Using the Pediatric Symptom Checklist (PSC) in the pediatrician's office

May 1, 2009

The goal of the pediatric symptom checklist is to help pediatric primary care physicians improve their recognition of kids who have psychosocial dysfunction.

However, primary care clinicians face numerous barriers, and frequently do not provide children appropriate mental health treatments or referrals to specialists.4 Studies indicate that less than 30% of children with substantial dysfunction are recognized by primary care clinicians.5 And nationally, referral rates of children seen by pediatricians to mental health services range from 1% to 4%.6 Barriers to providing needed psychosocial services to children include insufficient training, the stigma felt by the child and family, very limited or no reimbursement, and lack of a brief screening method that not only identifies children at risk, but also fits seamlessly into the workflow of a pediatric primary care office.3

The Pediatric Symptom Checklist (PSC) was developed as a screening tool to help pediatricians improve recognition of children with psychosocial dysfunction who could thus benefit from further evaluation. The PSC is a one-page questionnaire that can be completed in approximately three minutes, and reflects parents' impressions of their children's psychosocial functioning. The standard parent-completed PSC form consists of 35 items that are rated as "never," "sometimes," or "often present," and scored 0, 1, or 2, respectively. The scores for each question are added together to yield a single total score, which can be tabulated in under a minute. The PSC is public domain, so can be used free of charge.

Use in office practice

The PSC has been translated into more than a dozen languages, including English, Spanish, Chinese, Hmong, Creole, Dutch, German, and Swahili. A pictorial version of the PSC is available in both English and Spanish. There is a self-report PSC for youth (PSC-Y) available in English, Spanish, French, Haitian-Creole and Brazilian-American Portuguese, and a shorter PSC-17 with subscales, all available at no cost at http://psc.partners.org/psc_order.htm.7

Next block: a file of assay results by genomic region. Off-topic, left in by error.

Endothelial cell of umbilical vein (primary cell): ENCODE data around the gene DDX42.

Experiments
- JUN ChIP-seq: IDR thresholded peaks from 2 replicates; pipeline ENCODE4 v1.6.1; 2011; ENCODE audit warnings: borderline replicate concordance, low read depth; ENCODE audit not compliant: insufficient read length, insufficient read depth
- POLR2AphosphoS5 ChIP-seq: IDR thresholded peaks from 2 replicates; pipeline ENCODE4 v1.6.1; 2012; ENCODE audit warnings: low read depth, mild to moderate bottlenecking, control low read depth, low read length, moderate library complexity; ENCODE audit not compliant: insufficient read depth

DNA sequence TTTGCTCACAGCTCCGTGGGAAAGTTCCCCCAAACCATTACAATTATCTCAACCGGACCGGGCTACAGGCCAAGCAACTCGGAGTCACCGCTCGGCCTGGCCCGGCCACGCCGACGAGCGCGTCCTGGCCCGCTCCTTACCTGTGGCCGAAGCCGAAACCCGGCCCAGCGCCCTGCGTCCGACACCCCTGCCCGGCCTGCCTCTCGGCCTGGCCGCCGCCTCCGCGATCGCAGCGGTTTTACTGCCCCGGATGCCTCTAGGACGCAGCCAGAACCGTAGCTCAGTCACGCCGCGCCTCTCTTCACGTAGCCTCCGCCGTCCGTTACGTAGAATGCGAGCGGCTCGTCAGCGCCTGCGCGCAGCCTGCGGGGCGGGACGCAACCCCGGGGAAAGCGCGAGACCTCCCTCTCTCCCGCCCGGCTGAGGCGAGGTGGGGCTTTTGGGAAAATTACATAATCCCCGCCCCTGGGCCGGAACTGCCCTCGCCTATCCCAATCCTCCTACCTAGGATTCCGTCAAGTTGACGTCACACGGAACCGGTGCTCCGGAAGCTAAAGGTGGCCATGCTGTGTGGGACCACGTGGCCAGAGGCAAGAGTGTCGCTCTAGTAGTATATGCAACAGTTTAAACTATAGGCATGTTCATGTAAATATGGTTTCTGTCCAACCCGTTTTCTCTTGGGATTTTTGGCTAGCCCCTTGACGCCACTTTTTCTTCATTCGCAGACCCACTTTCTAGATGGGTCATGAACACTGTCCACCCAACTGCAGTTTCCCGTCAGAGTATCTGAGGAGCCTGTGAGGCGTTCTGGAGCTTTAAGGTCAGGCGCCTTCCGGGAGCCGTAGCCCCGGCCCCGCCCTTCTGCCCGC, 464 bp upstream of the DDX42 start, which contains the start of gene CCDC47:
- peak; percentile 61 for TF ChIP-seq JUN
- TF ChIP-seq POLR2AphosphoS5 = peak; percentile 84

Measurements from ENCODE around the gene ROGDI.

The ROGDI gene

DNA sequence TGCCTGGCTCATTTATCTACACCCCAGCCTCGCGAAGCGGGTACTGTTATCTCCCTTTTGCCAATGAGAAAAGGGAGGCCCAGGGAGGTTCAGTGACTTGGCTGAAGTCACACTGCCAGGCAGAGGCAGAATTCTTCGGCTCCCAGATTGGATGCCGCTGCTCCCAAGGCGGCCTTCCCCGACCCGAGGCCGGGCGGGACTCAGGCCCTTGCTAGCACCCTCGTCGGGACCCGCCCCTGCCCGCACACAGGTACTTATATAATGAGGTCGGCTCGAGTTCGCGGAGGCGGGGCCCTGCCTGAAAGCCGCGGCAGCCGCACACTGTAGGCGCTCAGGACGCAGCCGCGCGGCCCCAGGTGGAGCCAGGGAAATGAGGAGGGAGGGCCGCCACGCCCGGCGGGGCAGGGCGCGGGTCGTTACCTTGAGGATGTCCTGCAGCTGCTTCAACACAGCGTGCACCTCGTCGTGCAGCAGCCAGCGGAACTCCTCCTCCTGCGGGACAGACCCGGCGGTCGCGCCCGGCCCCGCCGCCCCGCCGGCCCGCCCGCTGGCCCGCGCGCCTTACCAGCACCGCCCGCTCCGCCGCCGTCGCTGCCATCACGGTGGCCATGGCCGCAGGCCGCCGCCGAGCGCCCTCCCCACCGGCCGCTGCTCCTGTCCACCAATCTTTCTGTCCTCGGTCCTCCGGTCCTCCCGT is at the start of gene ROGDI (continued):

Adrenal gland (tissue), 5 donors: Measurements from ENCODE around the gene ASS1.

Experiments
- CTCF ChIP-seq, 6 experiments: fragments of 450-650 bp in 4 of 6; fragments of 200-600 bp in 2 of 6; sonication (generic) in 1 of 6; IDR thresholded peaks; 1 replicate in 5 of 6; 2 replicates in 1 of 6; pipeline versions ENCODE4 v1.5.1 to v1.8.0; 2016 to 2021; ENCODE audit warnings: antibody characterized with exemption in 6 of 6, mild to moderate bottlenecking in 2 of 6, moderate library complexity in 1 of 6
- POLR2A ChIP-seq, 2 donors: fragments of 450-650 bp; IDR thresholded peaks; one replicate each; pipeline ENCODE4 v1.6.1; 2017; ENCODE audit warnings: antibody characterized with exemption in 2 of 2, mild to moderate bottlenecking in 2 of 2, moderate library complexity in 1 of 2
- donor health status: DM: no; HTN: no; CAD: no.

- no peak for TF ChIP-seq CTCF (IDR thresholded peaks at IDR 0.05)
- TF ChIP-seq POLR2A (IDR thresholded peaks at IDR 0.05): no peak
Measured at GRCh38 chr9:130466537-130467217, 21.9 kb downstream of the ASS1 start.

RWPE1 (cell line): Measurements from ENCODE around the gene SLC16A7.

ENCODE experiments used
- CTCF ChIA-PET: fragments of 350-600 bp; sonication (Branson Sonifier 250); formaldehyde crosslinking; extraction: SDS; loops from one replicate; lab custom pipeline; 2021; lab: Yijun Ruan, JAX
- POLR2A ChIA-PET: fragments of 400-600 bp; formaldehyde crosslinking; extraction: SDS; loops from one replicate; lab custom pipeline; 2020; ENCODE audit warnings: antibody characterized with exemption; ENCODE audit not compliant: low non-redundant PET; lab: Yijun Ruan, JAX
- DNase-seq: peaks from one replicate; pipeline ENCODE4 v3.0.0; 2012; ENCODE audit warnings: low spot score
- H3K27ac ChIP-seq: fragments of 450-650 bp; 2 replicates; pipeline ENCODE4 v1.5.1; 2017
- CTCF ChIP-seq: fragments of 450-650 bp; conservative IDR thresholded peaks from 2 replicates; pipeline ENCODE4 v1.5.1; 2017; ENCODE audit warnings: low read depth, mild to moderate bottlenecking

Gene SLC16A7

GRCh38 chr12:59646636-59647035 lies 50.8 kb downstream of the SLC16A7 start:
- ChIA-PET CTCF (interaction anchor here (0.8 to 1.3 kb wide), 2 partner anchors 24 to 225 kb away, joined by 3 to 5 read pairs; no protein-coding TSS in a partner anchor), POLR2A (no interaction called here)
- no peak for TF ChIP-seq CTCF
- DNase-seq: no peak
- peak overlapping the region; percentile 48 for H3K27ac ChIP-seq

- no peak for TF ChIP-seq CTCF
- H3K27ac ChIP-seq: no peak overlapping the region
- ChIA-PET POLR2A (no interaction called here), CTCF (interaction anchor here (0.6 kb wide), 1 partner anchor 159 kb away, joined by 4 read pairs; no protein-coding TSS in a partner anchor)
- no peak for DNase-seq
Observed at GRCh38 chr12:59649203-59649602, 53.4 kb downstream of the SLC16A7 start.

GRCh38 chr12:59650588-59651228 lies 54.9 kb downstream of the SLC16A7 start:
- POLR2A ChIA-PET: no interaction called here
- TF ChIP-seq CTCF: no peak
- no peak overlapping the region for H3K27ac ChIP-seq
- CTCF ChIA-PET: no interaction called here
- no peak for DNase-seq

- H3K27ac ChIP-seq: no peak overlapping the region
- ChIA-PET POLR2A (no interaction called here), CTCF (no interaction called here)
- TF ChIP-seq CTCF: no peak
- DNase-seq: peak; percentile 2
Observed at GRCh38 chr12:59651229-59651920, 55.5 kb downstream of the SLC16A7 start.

In many practices, the PSC is given out at registration during the annual visit, or mailed ahead as part of a pre-visit packet. Clinicians may score the form themselves or have a receptionist attach the scored form to the paperwork related to other screenings (eg, height, weight, hematocrit) they hand to the pediatrician.

For children aged 6 through 16, the cutoff score is 28 or higher (28=impaired; 27=not impaired). The cutoff score recommended is based on large national samples in the US where a score of 28+ identifies about 12% of children as being at risk.8 For children ages 3 to 5, the scores on school-related items 5, 6, 17, and 18 are ignored since they are not relevant; a total score based on the 31 remaining items is completed, with the cutoff score for these younger children being 24 or greater.

Conceptually, the PSC is based on the finding that children who have substantial dysfunction in one area commonly have difficulty functioning in other areas. A positive PSC score usually reflects that a child's parents have marked "often" in multiple areas of concern. Scores above the cut point on the PSC occur in 5% to 20% of most populations. This range reflects the fact that economic and cultural factors impact psychosocial functioning and reporting. For example, we have found the children living in poverty who face many stressors are more likely than middle-class children to score positive on the PSC.

Different cultures may have different cutoff scores. Pediatricians whose practices serve a distinct culture should begin by collecting data on a number of cases to ascertain the accuracy of a cut-off score of 28 for their populations. For example, in Japan, a recommended cutoff score is 17, in European samples it is 24 or 25, and in a newly immigrant Mexican-American sample it is just 12.

If a pediatrician sees 50 patients aged 4 to 16 a week, approximately five (10%) will have positive screens. One or two of these patients may already be known to the physician, and be receiving mental health services. The other three should be asked several questions about the major areas of their daily life-school performance, family relationships, activities, friendships, and their mood (eg, self-esteem, depression). This follow-up interview should last 10 to 15 minutes, and yield enough information to assess the next step-watchful waiting, a follow-up pediatric visit, or mental health referral.

The PSC has been validated by comparing it to the longer Child Behavior Checklist (CBCL), comparing PSC scores to the Children's Global Assessment Scale (CGAS) ratings of impairment, and the presence of psychiatric disorder in a variety of pediatric and subspecialty settings representing diverse socioeconomic backgrounds. The PSC is validated for the full range of pediatric practices, and has been found to be a well-accepted choice as an instrument for screening.9